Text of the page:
Climate Change Editors' Vox

Here Comes the Anthropocene

Two recent papers in Earth's Future discuss the addition of a new epoch to the geological timescale.


Two recent papers in Earth’s Future examine the meaning and formalization of an Anthropocene Epoch, a geological era in which humans have a major impact on surface processes and the environment. Steffen et al. [2016] take an Earth systems approach while Williams et al. [2016] focus on biospheric signals.  Both papers are informative and data-based and should become required reading for anyone interested in the proposed change to Earth’s geologic timescale and, especially, modern global change.  The field of stratigraphy is explicitly recognized in each analysis, as it provides the foundation of the Geologic Timescale.

A quick primer on stratigraphy: for the past 2.5 million years, we have lived in the Cenozoic Era’s Quaternary Period, which started with the Pleistocene Epoch and, currently, the Holocene Epoch.  The addition of an Anthropocene Epoch into the geological time scale is a key motivation behind these papers, which will be decided by the International Commission on Stratigraphy, supported by an Anthropocene Working Group that includes the leads and several authors of these two papers.

Steffen and colleagues use Earth systems science to describe our planet’s evolution from an evolving Precambrian environment into a life-dominated Phanerozoic one (since ~540Ma).   They conclude that today’s Earth system has undergone a substantial transition away from the Holocene (interglacial) state, toward a world with much less polar ice, changed atmospheric composition, and accelerated plant and animal species extinction.  Williams and colleagues’ biotic approach emphasizes that modern humans are changing our relationship with the planet through human consumption of Earth’s resources, with major consequences for the ecosphere and a change in evolutionary state.  Using different perspectives, both papers reach the same conclusion of an Anthropocene state that is unlike the Holocene, supporting the need for a new epoch.  Both also favor a chemical tracer from mid-20thC nuclear activity as its lower timescale boundary, though that seems less compelling from their descriptions.

The stratigraphic foundation of the Phanerozoic Eon’s geologic timescale is the preservation of hard-bodied life.  Extinctions, a relatively sudden, large decline of species, punctuate the record with five major events (excluding today) and multiple smaller events, providing global markers for stratigraphic boundaries in the geologic record.  Some extinctions were relatively fast (thousands of years), while others reflect longer times (millions of years).  The species extinction of modern time, which started with the rise of humans as the planet’s dominant consumer of resources can likewise become the base of the Anthropocene.  This latest (6th) major extinction is already underway, and continuing for decades to centuries, perhaps even culminating in human extinction.  Life, notably the radiation of species, offers another global stratigraphic marker in the tradition of the geologic timescale.  Humans exploring and conquering the world transported other life, including plants and seeds, small animals (like insects and rodents), and even large animals (like horses) that since became entrained as fossils in modern depositional strata.  This biomarker would place the start of the Anthropocene well before the 20th century, as far back as 15th century, following Medieval times.  Arguably, the current 6th extinction also started around that time.  Unlike the Holocene, which started ~12,000 years ago as a garden-variety interglacial, the Anthropocene involves vast and fast changes on a global scale, involving life, atmosphere, land, and oceans.  This pattern is not a mere extension or acceleration of the Holocene interglacial.  The Anthropocene signature is unlike that of our planet’s icehouse-greenhouse system, leading to my earlier suggestion in van der Pluijm [2014] to adopt a Pleistocene-Anthropocene boundary that reflects this fundamental change in Earth system from an externally-driven Milankovitch state to a human-driven state.  As we move toward a decision, these authors contribute to the compelling case for an Anthropocene Epoch, while reminding us of the environmental state change that is underway.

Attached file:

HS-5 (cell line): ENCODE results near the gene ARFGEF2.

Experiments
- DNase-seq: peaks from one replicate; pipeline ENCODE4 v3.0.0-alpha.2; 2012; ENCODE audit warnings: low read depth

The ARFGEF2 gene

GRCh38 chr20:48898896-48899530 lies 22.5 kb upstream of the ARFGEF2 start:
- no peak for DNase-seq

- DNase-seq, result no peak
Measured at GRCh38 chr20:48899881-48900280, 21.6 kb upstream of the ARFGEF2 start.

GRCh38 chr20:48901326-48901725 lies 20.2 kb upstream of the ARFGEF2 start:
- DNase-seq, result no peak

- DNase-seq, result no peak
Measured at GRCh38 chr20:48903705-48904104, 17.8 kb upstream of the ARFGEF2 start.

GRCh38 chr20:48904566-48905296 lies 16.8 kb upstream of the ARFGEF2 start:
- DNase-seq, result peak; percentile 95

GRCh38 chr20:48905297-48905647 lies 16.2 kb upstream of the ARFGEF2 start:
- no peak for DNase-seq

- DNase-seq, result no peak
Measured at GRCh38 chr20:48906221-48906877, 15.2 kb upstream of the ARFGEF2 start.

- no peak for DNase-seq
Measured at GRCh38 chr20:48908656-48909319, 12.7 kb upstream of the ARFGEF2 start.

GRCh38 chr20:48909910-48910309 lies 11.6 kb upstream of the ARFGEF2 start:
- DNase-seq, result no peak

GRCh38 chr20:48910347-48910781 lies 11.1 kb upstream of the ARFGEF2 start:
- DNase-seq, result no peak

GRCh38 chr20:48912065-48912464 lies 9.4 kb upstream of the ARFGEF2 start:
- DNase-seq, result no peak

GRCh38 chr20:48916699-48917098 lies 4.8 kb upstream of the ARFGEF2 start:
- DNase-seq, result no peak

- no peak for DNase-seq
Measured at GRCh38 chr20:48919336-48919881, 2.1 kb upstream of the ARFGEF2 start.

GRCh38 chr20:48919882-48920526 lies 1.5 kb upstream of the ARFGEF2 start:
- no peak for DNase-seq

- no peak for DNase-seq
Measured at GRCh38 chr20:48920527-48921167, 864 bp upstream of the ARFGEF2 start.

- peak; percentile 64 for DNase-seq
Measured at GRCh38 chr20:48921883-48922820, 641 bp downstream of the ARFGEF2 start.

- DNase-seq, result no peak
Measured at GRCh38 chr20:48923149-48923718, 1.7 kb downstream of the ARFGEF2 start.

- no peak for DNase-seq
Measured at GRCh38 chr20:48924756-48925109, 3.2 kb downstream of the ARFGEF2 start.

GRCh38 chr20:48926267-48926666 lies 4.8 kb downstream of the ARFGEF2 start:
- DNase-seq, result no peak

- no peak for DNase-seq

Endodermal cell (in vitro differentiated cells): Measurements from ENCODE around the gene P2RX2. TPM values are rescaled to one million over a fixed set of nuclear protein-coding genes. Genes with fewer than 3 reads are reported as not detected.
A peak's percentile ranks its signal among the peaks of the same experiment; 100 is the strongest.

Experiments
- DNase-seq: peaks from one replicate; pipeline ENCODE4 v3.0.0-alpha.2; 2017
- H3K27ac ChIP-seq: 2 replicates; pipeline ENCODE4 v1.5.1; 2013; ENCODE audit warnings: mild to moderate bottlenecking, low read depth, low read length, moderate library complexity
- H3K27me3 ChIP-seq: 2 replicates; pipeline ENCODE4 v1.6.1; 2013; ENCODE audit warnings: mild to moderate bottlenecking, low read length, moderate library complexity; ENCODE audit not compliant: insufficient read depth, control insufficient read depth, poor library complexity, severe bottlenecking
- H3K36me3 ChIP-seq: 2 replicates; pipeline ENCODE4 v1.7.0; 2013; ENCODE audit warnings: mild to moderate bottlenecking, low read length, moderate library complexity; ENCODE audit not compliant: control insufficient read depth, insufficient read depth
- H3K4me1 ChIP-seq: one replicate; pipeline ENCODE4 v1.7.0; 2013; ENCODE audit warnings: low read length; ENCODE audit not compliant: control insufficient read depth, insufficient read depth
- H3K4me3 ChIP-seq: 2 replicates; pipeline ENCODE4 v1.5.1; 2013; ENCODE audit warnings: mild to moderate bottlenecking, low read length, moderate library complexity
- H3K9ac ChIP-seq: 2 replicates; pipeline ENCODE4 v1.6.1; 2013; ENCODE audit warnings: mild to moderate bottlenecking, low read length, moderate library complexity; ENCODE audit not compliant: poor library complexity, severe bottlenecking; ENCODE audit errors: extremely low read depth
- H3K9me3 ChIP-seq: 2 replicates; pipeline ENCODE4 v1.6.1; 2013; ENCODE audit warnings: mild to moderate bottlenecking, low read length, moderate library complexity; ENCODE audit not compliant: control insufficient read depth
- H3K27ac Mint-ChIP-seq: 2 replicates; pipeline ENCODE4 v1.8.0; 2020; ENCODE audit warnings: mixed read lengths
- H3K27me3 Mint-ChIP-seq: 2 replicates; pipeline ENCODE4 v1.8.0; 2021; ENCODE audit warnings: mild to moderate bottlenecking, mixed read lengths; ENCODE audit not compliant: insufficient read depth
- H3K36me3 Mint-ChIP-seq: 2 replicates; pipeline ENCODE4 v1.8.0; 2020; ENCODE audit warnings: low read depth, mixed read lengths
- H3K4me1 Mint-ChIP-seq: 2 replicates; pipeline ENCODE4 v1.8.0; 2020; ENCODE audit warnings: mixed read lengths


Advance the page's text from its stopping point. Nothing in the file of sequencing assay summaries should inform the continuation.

—Ben van der Pluijm, Editor-in-Chief, Earth’s Future; email: [email protected]

 [Related content: For more information, please see the Eos News story and Editors’ Vox on the work of the Anthropocene Working Group.]

Citation: van der Pluijm, B. (2016), Here comes the Anthropocene, Eos, 97, Published on 07 September 2016.
© 2016. The authors. CC BY-NC-ND 3.0